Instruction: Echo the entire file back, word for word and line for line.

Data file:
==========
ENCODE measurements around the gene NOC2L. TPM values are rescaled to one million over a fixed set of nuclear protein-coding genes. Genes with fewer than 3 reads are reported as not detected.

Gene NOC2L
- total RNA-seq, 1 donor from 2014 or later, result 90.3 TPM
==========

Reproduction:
ENCODE measurements around the gene NOC2L. TPM values are rescaled to one million over a fixed set of nuclear protein-coding genes. Genes with fewer than 3 reads are reported as not detected.

Gene NOC2L
- total RNA-seq, 1 donor from 2014 or later, result 90.3 TPM